Exposure to higher levels of indoor air pollution in India is associated with an increased risk of hypertension among women, according to a study.
Researchers led by the Barcelona Institute for Global Health (ISGlobal) in Spain studied the association in India, where burdens of air pollution and hypertension are projected to increase.
The results show that women exposed to higher levels of air pollution at home have a higher hypertension prevalence.
The study, published in the journal Epidemiology, studied 5,531 adults from 28 peri-urban villages near Hyderabad city.
The researchers measured systolic and diastolic blood pressure of participants and estimated their annual residential exposure to fine particulate matter (PM2.5) and black carbon.
The participants also answered a survey to determine socio-economic status, lifestyle and household characteristics, including the type of cooking fuel generally used.
All study participants were exposed to fine particulate matter levels above the 10 microgrammes per cubic metre limit recommended by the World Health Organization (WHO).
Average exposure to PM2.5 in this study was 33 microgrammes per cubic metre.
Based on the blood pressure measurements, almost half of participants (46 per cent) were identified as hypertensive, with high proportions of participants with undiagnosed and untreated hypertension.
The results show that an increase of one microgramme per cubic metre in PM2.5 exposure was associated with a four per cent increase in hypertension prevalence in women, as well as a higher systolic and diastolic blood pressure — an increase of 1,4 millimetres of mercury (mmHg) and 0.87 mmHg, respectively.
In men, the association observed was weaker, researchers said.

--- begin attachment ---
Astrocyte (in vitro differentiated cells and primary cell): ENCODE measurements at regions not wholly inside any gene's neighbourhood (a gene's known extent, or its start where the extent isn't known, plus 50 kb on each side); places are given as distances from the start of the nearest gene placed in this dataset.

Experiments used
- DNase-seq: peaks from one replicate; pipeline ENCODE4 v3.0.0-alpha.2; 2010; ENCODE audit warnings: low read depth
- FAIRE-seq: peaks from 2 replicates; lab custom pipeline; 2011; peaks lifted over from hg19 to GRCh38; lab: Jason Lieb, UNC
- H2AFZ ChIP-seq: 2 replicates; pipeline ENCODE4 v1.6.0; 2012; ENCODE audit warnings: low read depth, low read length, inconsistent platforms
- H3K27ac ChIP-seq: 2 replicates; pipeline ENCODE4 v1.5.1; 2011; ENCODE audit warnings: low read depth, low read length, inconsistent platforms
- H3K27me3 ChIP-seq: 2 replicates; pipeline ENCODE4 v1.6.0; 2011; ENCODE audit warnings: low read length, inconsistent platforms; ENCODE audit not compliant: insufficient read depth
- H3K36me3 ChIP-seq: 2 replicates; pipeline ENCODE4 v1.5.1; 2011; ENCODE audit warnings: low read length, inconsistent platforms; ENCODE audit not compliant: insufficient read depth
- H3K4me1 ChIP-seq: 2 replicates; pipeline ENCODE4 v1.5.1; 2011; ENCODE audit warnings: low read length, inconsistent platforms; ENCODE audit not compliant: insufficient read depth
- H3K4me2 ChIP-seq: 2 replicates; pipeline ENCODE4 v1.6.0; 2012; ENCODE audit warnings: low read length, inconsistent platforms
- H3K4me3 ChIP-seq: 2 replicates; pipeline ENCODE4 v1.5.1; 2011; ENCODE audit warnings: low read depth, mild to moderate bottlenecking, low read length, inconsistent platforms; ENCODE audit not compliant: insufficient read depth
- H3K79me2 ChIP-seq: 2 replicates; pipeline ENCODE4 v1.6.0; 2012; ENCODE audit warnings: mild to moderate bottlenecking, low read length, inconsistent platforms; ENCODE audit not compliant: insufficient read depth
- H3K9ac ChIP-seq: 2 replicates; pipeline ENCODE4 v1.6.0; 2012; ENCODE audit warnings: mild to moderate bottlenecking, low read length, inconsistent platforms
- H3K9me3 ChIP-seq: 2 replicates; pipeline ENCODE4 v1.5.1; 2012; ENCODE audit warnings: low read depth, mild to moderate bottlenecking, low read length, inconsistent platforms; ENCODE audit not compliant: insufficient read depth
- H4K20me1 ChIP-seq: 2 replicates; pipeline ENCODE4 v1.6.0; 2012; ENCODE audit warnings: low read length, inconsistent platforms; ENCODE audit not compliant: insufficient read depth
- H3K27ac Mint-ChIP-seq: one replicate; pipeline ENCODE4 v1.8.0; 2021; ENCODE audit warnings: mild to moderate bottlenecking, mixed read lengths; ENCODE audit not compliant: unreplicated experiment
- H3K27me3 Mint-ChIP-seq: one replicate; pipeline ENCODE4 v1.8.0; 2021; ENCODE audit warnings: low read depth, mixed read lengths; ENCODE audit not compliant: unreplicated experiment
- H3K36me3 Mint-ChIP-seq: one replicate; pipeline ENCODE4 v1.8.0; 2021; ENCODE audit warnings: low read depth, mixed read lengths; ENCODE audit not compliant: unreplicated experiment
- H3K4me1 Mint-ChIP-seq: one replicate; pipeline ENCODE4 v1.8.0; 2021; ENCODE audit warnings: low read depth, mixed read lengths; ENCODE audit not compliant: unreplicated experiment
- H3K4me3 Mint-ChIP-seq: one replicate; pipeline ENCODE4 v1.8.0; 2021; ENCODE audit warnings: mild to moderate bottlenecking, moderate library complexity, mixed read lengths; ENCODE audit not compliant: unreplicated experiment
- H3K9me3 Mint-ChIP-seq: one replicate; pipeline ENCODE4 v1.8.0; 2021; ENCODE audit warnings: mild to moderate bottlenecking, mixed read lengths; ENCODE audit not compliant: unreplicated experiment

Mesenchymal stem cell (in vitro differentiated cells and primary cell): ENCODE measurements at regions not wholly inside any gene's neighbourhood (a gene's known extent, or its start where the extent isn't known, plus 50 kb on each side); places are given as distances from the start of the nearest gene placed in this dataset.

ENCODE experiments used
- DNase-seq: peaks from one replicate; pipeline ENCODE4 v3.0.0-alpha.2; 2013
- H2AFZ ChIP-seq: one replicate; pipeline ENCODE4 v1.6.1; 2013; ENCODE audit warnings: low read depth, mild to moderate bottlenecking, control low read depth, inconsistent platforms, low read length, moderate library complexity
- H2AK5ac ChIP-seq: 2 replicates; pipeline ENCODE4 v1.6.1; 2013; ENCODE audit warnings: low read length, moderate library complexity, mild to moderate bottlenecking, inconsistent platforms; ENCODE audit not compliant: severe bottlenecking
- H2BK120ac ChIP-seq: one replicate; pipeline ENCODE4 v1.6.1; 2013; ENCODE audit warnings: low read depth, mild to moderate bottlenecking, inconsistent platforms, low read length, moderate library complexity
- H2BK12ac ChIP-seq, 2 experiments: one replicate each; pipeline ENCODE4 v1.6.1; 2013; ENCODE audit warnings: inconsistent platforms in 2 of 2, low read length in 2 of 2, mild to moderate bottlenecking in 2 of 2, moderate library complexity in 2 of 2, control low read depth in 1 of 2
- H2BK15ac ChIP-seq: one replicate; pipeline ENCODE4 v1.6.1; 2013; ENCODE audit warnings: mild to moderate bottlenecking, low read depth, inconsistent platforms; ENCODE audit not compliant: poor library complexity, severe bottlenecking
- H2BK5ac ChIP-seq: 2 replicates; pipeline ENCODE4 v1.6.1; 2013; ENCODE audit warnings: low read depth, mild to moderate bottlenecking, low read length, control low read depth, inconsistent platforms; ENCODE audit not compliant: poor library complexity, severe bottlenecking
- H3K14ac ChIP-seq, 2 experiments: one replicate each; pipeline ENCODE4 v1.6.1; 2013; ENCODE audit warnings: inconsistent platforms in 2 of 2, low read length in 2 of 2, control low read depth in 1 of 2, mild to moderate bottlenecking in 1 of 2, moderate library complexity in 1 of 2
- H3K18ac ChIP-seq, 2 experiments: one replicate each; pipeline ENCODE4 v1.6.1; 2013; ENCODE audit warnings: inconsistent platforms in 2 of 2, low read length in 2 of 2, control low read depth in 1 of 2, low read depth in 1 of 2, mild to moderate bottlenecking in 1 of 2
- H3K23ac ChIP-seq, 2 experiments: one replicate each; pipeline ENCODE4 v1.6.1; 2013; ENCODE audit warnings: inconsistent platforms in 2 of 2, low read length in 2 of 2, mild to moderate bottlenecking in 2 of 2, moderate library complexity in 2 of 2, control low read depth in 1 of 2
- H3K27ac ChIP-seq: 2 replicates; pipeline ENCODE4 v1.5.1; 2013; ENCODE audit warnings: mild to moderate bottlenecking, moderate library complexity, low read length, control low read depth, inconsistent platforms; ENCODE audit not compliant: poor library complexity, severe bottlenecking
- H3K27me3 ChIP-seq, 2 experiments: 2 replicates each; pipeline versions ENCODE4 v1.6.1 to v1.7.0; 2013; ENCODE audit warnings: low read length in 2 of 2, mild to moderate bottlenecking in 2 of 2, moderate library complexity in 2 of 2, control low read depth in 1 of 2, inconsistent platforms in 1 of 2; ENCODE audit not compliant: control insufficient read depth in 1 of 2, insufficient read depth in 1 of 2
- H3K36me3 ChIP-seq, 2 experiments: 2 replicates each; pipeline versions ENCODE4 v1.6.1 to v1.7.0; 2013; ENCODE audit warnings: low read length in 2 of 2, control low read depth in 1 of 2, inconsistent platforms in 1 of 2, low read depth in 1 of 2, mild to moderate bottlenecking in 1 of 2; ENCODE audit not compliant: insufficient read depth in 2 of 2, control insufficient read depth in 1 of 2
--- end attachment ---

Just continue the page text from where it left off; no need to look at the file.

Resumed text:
“Women spend most of their time near their households in this study area — 83 per cent of their daily time as compared to 57 per cent for men, which could explain why we observe a stronger association in women than in men,” said Ariadna Curto, first author of the study.
The study indicates that long-term exposure to particulate matter is associated with a higher prevalence of hypertension, regardless of the type of fuel used for cooking.
“Other studies have found that women that cook with solid fuels such as biomass tend to have higher blood pressure than those using clean fuels, although our data is not powered enough to support this,” Curto said.
“Our study suggests that the effects of outdoor air pollution on cardiovascular health may be independent from those of indoor air pollution,” she said.
“In the light of our lack of association with black carbon, it is important to keep in mind that this is a peri-urban area, where the sources and chemical makeup of air pollution differ to urban areas mostly dominated by traffic sources,” Curto said.
Cathryn Tonne, the study coordinator, said that the mechanisms by which air pollution could contribute to high blood pressure “include inflammation and oxidative stress, which may lead to changes in arterial function.”
“Although further epidemiological evidence is needed to confirm our findings, ideally through longitudinal studies, these data suggest that public policies aimed at reducing air pollution will greatly benefit cardiovascular health,” said Tonne.
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